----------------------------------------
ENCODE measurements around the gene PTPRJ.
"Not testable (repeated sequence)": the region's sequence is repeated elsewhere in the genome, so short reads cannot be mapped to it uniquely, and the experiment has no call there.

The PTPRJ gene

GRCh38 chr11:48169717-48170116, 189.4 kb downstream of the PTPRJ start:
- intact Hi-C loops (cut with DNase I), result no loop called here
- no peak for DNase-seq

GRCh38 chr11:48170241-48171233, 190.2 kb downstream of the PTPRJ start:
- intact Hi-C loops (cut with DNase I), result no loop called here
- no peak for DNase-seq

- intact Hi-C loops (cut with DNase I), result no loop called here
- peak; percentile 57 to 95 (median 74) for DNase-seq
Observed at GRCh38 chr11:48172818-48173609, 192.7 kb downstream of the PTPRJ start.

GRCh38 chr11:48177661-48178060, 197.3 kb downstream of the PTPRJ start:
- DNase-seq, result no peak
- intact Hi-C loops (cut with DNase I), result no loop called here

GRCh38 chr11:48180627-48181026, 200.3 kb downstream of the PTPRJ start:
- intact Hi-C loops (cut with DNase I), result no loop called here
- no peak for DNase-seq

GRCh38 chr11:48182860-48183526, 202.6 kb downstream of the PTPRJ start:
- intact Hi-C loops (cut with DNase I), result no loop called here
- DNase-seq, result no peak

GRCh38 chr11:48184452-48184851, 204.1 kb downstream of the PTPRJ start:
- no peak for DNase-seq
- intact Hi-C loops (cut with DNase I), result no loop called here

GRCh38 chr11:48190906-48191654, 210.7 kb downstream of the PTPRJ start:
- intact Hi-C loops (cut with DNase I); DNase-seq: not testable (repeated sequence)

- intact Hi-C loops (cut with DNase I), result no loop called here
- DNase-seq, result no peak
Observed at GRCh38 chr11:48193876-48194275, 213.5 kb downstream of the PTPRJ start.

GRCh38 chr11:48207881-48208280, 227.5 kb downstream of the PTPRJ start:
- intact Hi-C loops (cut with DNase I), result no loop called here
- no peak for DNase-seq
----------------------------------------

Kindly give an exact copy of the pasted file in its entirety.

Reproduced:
ENCODE measurements around the gene PTPRJ.
"Not testable (repeated sequence)": the region's sequence is repeated elsewhere in the genome, so short reads cannot be mapped to it uniquely, and the experiment has no call there.

The PTPRJ gene

GRCh38 chr11:48169717-48170116, 189.4 kb downstream of the PTPRJ start:
- intact Hi-C loops (cut with DNase I), result no loop called here
- no peak for DNase-seq

GRCh38 chr11:48170241-48171233, 190.2 kb downstream of the PTPRJ start:
- intact Hi-C loops (cut with DNase I), result no loop called here
- no peak for DNase-seq

- intact Hi-C loops (cut with DNase I), result no loop called here
- peak; percentile 57 to 95 (median 74) for DNase-seq
Observed at GRCh38 chr11:48172818-48173609, 192.7 kb downstream of the PTPRJ start.

GRCh38 chr11:48177661-48178060, 197.3 kb downstream of the PTPRJ start:
- DNase-seq, result no peak
- intact Hi-C loops (cut with DNase I), result no loop called here

GRCh38 chr11:48180627-48181026, 200.3 kb downstream of the PTPRJ start:
- intact Hi-C loops (cut with DNase I), result no loop called here
- no peak for DNase-seq

GRCh38 chr11:48182860-48183526, 202.6 kb downstream of the PTPRJ start:
- intact Hi-C loops (cut with DNase I), result no loop called here
- DNase-seq, result no peak

GRCh38 chr11:48184452-48184851, 204.1 kb downstream of the PTPRJ start:
- no peak for DNase-seq
- intact Hi-C loops (cut with DNase I), result no loop called here

GRCh38 chr11:48190906-48191654, 210.7 kb downstream of the PTPRJ start:
- intact Hi-C loops (cut with DNase I); DNase-seq: not testable (repeated sequence)

- intact Hi-C loops (cut with DNase I), result no loop called here
- DNase-seq, result no peak
Observed at GRCh38 chr11:48193876-48194275, 213.5 kb downstream of the PTPRJ start.

GRCh38 chr11:48207881-48208280, 227.5 kb downstream of the PTPRJ start:
- intact Hi-C loops (cut with DNase I), result no loop called here
- no peak for DNase-seq